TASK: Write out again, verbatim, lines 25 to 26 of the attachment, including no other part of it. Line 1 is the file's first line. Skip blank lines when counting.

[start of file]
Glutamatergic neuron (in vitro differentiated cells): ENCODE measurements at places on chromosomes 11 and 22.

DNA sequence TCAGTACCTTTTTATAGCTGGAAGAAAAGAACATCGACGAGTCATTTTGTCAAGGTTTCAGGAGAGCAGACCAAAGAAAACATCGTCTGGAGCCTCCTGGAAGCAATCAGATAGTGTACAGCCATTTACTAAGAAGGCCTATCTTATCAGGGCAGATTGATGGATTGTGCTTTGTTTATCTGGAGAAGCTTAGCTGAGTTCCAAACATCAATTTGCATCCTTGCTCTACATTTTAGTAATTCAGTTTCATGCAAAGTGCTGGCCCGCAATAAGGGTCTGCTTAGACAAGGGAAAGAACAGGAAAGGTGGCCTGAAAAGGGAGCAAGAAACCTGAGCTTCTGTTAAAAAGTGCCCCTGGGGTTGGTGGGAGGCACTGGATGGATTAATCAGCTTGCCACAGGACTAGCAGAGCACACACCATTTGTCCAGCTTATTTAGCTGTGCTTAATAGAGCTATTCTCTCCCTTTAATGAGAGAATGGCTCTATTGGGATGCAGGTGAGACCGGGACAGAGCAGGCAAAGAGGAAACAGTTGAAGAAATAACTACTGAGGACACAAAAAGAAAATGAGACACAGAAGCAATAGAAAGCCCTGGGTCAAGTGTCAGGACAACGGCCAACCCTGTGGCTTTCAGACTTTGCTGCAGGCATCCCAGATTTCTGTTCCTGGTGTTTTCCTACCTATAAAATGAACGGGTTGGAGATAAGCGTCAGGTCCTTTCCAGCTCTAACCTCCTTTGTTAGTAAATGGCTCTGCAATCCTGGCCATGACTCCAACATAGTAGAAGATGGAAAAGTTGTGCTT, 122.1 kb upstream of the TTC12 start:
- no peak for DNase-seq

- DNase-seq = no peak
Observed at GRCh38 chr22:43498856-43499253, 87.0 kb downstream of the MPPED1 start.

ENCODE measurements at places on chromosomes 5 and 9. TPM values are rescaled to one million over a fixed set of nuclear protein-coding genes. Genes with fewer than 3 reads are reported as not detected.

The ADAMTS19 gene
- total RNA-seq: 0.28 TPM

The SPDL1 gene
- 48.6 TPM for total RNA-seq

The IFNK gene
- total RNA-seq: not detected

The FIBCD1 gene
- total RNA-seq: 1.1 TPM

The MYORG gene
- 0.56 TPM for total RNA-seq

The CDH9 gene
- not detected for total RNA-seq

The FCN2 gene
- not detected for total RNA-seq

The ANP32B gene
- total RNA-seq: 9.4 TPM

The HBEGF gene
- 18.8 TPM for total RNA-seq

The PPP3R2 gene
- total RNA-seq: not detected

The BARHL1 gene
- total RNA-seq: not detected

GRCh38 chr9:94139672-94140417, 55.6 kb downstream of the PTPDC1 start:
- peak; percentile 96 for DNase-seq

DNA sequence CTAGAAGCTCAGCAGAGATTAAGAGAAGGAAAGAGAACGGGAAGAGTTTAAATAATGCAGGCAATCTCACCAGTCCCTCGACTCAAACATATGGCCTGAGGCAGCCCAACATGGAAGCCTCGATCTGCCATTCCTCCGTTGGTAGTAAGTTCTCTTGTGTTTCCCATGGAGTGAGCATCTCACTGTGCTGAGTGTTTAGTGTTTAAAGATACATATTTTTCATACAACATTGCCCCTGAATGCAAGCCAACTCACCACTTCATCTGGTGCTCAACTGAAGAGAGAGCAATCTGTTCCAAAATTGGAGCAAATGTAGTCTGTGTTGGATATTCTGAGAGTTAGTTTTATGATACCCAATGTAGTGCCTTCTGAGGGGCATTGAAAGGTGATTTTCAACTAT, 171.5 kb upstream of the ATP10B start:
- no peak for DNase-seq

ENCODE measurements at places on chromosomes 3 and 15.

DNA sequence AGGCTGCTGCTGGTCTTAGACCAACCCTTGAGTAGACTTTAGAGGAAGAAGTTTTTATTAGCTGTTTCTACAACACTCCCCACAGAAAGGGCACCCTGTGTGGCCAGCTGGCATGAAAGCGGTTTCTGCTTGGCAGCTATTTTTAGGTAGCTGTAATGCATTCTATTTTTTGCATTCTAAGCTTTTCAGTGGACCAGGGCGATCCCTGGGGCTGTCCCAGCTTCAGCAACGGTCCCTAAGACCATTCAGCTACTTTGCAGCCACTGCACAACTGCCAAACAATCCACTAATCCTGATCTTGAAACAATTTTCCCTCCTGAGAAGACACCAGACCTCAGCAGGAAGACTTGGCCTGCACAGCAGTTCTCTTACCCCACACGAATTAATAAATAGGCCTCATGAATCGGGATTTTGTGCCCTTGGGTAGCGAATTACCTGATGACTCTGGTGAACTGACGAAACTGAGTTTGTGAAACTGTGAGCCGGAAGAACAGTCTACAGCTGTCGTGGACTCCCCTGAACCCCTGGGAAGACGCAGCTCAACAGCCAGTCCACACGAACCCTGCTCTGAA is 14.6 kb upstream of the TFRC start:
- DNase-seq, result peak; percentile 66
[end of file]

The PPP3R2 gene
- total RNA-seq: not detected